Politics

Groundbreaking Study Links Forgetfulness to Perjury

Jeff Sessions can't recall due to being the victim of perjury-induced stress.

TUCSON — A shocking study conducted by The Millennial Snowflake Research Center (MSRC) linked forgetfulness to the act of perjury. The MSRC warns this perjury-induced memory loss may affect politicians to a more serious degree than the every day citizen.

“I was watching video of Attorney General Jeff Sessions being grilled by a number of senators for what seems to be adding up to blatant and obvious perjury and he had this stupid look on his face. His eyes were completely vacant like his brain just suddenly stopped working. And he fumbles with his words every time he’s questioned, which is doubly strange considering he’s been holding down one of the most demanding legal positions in the world,” says Millennial Snowflake Researcher Alberto Oro. “That’s when I wondered if forgetfulness and perjury have some type of connection.”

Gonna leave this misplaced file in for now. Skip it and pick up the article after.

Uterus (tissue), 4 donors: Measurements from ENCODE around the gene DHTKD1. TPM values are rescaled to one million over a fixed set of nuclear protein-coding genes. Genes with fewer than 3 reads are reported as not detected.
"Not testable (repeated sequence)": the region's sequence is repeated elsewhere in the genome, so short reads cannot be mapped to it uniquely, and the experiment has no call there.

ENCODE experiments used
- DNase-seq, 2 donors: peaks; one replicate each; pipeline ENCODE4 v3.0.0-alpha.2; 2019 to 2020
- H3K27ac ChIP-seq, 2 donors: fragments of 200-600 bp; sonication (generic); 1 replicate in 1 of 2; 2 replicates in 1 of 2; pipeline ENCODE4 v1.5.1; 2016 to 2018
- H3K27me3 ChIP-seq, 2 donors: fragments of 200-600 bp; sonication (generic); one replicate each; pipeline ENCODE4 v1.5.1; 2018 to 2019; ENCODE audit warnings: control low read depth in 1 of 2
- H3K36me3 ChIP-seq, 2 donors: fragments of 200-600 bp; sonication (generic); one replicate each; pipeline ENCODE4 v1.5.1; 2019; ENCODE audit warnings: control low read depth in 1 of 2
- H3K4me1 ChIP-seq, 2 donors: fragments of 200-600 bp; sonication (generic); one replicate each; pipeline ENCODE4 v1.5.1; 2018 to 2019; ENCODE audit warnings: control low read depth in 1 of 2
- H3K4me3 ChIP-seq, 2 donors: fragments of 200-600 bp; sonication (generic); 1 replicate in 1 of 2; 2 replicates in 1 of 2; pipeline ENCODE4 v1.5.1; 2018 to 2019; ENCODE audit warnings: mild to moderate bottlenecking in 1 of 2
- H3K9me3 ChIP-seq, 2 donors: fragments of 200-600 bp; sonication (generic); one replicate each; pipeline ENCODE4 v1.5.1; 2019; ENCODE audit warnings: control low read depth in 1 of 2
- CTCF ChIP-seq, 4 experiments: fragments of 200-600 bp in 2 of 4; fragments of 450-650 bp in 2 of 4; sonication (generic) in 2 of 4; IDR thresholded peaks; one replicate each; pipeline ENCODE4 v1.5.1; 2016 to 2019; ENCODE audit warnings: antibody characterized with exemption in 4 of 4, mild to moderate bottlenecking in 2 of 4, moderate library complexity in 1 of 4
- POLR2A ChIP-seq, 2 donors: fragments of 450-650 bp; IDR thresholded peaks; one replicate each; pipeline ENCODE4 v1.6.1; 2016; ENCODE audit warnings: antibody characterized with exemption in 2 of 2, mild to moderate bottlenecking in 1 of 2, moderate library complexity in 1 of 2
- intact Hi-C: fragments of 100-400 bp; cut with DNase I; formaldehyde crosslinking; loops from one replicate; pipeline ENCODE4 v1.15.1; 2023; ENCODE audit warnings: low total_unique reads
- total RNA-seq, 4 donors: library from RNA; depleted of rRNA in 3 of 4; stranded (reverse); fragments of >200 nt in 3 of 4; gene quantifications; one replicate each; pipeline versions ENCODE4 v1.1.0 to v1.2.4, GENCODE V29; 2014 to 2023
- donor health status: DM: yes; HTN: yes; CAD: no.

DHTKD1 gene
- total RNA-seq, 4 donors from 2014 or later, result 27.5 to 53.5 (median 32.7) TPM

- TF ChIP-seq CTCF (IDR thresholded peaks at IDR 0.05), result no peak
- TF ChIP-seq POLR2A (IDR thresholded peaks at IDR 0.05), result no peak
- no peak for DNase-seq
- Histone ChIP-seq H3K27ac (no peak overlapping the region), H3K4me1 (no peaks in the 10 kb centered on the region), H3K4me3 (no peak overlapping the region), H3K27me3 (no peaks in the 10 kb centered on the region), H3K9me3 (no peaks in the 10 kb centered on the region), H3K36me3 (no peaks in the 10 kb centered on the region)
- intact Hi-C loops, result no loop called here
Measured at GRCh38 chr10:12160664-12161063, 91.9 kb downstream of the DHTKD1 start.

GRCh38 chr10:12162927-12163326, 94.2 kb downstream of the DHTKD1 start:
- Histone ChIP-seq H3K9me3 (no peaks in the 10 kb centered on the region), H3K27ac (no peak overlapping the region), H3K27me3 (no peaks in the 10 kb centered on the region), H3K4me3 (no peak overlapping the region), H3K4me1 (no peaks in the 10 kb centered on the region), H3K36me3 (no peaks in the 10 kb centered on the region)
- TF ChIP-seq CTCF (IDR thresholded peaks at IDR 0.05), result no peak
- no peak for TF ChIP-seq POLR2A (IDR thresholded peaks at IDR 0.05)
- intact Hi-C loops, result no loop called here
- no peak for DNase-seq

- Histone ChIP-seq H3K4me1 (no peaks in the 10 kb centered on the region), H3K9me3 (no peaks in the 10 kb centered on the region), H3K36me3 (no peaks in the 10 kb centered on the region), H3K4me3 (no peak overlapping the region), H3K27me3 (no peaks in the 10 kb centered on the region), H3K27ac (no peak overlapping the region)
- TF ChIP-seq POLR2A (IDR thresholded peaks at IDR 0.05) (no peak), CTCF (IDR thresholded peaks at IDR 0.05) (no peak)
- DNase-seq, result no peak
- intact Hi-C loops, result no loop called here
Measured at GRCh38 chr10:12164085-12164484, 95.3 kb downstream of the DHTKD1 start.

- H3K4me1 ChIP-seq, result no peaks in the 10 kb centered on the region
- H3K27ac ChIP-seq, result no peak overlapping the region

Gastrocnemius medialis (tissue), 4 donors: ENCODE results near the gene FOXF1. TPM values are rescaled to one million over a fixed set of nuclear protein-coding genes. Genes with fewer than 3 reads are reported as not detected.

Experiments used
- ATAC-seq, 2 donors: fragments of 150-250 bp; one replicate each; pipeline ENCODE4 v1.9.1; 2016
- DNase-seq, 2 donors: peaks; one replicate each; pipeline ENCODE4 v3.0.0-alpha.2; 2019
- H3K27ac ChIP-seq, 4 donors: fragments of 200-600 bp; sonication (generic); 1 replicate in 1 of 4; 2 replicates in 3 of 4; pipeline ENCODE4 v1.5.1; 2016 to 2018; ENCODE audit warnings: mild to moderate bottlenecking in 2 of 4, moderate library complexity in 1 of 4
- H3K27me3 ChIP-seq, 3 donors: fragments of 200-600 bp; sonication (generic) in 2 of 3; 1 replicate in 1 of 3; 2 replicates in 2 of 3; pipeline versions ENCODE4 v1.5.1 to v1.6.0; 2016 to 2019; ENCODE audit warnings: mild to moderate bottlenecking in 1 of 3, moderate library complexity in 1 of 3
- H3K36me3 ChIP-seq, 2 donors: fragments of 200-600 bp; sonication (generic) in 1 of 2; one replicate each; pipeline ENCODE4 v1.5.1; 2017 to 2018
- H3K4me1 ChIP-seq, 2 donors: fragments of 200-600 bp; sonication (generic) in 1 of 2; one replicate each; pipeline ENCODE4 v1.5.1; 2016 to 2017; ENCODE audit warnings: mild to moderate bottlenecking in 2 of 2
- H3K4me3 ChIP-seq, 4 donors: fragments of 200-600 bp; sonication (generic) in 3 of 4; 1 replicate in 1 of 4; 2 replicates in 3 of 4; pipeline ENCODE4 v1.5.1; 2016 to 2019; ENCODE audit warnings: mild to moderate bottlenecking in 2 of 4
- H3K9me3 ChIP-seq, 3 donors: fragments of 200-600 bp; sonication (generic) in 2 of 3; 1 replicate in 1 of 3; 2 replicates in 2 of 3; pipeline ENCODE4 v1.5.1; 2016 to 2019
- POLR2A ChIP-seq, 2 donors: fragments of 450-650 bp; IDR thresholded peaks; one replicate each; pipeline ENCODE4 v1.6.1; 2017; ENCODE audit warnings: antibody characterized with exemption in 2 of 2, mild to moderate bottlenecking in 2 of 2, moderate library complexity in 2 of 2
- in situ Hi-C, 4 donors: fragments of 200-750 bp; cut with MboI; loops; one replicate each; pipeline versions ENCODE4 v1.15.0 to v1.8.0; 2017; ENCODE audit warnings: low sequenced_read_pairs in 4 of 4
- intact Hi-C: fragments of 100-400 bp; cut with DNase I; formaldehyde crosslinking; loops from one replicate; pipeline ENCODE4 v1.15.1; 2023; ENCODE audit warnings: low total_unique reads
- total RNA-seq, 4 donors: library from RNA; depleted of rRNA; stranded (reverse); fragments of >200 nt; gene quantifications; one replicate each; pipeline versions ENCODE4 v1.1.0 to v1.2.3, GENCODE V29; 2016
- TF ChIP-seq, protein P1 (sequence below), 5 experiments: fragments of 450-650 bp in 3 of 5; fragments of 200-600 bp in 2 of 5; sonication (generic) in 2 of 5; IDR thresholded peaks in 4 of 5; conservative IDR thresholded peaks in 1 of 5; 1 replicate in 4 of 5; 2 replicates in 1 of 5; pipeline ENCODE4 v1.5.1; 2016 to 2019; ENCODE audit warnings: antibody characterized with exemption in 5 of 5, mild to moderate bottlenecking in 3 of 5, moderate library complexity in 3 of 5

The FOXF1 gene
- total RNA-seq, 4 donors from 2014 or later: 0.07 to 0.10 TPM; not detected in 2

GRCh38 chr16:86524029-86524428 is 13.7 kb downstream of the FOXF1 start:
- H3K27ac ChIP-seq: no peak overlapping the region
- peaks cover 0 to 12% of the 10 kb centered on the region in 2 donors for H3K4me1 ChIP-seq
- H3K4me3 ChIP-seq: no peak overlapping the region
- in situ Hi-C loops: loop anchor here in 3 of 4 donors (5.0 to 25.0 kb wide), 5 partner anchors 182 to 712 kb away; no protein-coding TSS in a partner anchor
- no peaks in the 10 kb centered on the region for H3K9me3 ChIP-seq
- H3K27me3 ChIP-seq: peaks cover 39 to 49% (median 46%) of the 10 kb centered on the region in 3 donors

After reviewing countless hours of footage, Oro observed that when an individual is accused of perjury they suddenly become extremely forgetful. Often the victim of this memory loss will be heard uttering statements such as “I do not recall” or “I can’t remember” in response to questioning.

“I believe it may be stress-induced. Sessions is a perfect example. When evidence was used against him to show that he had lied about meeting with Russian officials, he suddenly could not recall,” says Oro. “I’m afraid we may see this new form of amnesia ravaging government officials from now till the foreseeable future.”

At press time, reports of perjury-related memory loss tripled.

To Top